“At RSK, we have worked on several projects recently that have faced issues over the development consent order,” says Sue. “There are many reasons why this may happen, but they all involve communication between the different parties being insufficient or only one-way.”
Sue goes on to examine the problems that can arise from agreements made in the project application stage to what is able to be delivered in practice and from stakeholders not agreeing on a position for delivery to project applications that make unrealistic promises with the sole objective of securing consent.
“Though the Planning Act relating to DCOs came into force in 2008, the process of obtaining one for NSIPs is still quite new,” Sue explains. “It is therefore important to select contractors, designers and others in the supply chain that have worked on schemes of a comparable size and complexity. This helps to ensure clear understanding of what is realistically necessary to fulfil the DCO requirements.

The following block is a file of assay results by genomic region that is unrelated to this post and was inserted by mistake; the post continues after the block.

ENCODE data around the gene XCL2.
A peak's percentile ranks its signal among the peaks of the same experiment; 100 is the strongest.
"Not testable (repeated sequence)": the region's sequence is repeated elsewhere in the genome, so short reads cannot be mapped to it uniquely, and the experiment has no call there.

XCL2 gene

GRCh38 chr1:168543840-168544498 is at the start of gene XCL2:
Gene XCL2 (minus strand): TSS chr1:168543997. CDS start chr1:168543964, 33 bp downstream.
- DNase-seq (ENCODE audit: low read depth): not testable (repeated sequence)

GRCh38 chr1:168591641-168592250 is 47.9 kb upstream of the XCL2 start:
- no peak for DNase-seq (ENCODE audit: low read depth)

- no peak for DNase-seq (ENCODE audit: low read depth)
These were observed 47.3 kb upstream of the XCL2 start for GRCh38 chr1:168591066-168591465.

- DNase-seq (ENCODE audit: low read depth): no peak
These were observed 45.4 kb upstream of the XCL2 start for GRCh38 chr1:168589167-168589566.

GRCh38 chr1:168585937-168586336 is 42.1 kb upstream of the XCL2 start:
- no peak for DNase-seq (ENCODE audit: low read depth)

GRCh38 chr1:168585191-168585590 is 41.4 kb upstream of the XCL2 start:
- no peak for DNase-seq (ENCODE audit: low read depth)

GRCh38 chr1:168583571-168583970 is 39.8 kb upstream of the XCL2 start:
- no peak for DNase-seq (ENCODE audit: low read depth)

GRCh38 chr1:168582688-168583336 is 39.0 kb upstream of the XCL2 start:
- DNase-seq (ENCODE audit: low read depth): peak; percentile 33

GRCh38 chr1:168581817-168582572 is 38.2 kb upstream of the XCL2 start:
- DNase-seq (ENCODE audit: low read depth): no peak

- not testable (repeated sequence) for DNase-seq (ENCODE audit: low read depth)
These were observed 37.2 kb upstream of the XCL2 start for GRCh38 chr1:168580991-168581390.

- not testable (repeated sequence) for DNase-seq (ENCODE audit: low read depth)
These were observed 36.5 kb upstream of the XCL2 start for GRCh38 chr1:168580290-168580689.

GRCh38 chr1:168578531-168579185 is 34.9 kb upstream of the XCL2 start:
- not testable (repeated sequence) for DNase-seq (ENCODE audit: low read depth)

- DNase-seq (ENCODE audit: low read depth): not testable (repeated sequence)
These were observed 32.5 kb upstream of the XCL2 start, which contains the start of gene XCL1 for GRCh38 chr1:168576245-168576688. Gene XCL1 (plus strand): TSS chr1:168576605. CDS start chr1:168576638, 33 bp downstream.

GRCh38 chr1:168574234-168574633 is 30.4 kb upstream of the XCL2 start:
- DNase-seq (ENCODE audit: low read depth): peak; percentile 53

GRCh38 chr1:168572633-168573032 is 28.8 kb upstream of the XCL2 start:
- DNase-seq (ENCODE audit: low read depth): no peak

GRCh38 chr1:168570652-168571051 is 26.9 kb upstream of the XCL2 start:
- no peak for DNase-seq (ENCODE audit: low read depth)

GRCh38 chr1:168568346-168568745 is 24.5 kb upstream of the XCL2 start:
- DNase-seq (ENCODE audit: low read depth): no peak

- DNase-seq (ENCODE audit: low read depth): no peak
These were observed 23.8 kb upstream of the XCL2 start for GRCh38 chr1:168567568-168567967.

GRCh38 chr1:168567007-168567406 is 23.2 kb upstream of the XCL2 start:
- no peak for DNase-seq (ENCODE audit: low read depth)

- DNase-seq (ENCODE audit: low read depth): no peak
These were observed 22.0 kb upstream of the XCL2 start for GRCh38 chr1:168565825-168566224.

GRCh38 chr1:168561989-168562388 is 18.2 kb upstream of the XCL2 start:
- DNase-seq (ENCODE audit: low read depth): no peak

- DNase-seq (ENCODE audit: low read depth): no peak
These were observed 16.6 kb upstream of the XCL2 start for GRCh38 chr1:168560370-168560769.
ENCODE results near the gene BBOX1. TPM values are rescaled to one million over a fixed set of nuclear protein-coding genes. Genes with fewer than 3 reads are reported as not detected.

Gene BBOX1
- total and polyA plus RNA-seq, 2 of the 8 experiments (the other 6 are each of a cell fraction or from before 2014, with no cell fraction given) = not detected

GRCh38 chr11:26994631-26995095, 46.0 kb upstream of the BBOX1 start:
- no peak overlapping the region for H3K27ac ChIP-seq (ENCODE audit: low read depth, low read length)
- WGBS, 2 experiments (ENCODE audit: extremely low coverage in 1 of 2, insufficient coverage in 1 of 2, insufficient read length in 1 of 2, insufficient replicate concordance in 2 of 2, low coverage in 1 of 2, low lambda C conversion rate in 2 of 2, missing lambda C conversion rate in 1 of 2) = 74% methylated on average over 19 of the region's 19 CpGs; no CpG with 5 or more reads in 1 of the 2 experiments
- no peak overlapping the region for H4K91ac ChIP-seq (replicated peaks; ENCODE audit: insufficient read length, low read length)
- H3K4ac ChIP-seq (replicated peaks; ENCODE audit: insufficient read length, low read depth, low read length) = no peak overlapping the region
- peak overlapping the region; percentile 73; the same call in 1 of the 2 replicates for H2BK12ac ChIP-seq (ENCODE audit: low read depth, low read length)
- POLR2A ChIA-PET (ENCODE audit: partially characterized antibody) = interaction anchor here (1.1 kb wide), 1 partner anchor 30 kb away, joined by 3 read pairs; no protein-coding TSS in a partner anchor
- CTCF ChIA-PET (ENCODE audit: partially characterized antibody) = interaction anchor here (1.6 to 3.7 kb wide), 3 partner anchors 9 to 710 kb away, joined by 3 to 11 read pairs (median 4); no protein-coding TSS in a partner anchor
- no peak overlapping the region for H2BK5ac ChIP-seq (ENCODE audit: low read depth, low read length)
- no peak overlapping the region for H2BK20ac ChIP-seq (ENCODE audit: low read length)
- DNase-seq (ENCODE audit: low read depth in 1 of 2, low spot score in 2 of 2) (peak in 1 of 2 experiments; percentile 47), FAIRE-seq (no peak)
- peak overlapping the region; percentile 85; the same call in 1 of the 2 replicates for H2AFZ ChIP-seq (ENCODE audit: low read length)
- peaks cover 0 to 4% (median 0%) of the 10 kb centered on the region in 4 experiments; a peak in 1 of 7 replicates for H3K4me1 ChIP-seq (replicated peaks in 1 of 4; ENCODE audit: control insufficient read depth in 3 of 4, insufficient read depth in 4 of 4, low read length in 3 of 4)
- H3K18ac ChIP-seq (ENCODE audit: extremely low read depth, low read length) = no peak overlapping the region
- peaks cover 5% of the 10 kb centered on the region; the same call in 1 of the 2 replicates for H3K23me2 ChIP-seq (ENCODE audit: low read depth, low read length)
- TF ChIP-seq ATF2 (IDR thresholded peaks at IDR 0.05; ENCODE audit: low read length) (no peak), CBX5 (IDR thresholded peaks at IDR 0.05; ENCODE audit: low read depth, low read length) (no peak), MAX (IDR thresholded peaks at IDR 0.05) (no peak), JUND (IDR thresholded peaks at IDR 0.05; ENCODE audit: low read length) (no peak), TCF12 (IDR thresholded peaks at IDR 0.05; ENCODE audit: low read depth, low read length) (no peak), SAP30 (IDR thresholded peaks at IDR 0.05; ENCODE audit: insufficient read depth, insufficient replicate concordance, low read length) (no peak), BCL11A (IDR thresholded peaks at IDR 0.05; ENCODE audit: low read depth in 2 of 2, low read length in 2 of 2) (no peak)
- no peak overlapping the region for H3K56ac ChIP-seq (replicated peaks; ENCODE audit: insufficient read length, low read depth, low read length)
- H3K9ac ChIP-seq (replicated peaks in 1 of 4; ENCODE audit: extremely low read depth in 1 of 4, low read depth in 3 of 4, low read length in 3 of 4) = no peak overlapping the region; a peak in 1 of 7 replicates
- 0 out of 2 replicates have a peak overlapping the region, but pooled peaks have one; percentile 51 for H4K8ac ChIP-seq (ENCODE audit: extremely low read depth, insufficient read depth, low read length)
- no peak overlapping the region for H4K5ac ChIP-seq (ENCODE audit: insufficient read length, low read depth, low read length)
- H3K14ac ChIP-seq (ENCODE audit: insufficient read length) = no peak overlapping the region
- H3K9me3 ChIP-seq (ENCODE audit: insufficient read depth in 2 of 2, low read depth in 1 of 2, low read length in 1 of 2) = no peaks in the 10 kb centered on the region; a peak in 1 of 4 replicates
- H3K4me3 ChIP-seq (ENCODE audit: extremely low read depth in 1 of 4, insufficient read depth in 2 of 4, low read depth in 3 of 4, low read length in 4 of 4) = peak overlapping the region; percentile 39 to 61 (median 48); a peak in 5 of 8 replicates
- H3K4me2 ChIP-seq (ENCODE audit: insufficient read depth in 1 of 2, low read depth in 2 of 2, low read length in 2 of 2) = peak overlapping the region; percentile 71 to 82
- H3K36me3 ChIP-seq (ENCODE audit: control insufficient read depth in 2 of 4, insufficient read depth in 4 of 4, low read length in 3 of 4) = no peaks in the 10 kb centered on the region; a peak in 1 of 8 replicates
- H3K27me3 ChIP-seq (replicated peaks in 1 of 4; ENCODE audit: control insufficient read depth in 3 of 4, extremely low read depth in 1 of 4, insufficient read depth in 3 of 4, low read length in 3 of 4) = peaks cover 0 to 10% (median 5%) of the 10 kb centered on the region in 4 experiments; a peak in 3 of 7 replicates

“It may appear to be commercially advantageous to have multiple companies delivering different phases of the project, but this could well turn out to be cheaper only on paper,” Sue concludes. “Losing the continuity of teams, collaboration, trust, skills and learning can have a damaging impact on overall project delivery.”
Subscribers can read the full article, ‘Out of order: How to save projects from DCO hell’, on the Construction News website.